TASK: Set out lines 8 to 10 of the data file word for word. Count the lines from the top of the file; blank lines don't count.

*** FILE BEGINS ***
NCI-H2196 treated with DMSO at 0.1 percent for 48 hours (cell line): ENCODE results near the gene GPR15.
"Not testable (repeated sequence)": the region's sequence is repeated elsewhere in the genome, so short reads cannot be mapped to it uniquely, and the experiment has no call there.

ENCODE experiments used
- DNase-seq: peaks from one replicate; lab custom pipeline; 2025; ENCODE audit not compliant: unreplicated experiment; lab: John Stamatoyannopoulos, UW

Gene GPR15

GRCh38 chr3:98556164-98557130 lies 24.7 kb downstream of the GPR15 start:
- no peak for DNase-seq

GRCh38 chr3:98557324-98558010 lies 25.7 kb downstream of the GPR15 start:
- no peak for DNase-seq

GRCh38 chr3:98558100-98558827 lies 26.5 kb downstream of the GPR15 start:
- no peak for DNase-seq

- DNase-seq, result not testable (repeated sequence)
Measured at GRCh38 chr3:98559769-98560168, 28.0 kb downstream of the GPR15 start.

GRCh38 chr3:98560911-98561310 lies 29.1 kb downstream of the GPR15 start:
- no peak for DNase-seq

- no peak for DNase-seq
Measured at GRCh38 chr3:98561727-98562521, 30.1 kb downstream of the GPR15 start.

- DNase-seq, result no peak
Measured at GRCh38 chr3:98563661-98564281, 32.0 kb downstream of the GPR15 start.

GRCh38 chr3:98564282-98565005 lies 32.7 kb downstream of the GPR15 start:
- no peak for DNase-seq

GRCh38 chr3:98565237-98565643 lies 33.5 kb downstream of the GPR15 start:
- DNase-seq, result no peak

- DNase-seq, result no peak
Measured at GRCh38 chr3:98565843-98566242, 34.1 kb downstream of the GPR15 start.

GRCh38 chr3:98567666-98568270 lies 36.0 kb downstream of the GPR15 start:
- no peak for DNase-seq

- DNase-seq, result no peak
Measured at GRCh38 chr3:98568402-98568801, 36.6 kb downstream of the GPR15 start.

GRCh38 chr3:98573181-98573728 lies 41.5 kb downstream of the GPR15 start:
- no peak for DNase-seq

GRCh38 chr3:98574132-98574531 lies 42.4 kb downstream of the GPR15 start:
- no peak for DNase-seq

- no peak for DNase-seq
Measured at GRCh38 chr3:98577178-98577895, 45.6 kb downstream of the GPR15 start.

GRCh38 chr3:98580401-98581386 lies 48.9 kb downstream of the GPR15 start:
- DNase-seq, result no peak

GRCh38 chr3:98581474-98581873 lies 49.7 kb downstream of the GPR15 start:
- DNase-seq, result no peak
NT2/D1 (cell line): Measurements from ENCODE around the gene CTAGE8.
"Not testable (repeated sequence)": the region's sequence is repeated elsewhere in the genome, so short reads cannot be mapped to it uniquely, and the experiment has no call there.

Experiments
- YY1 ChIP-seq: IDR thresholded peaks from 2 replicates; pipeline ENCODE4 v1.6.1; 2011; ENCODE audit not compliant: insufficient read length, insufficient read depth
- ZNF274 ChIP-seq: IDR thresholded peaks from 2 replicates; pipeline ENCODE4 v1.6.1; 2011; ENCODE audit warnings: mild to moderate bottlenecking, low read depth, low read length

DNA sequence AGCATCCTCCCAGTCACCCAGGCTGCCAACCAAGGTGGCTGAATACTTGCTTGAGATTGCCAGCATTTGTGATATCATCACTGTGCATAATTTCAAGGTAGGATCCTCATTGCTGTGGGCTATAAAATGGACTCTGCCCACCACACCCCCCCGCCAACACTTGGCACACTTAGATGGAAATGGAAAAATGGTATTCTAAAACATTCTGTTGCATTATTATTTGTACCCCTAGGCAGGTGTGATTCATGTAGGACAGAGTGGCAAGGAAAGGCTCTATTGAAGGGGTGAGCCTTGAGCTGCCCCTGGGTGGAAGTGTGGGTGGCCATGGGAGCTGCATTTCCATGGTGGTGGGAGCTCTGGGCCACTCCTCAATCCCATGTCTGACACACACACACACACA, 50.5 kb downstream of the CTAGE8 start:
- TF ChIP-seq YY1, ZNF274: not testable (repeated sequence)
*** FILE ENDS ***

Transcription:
GRCh38 chr3:98557324-98558010 lies 25.7 kb downstream of the GPR15 start:
- no peak for DNase-seq

GRCh38 chr3:98558100-98558827 lies 26.5 kb downstream of the GPR15 start: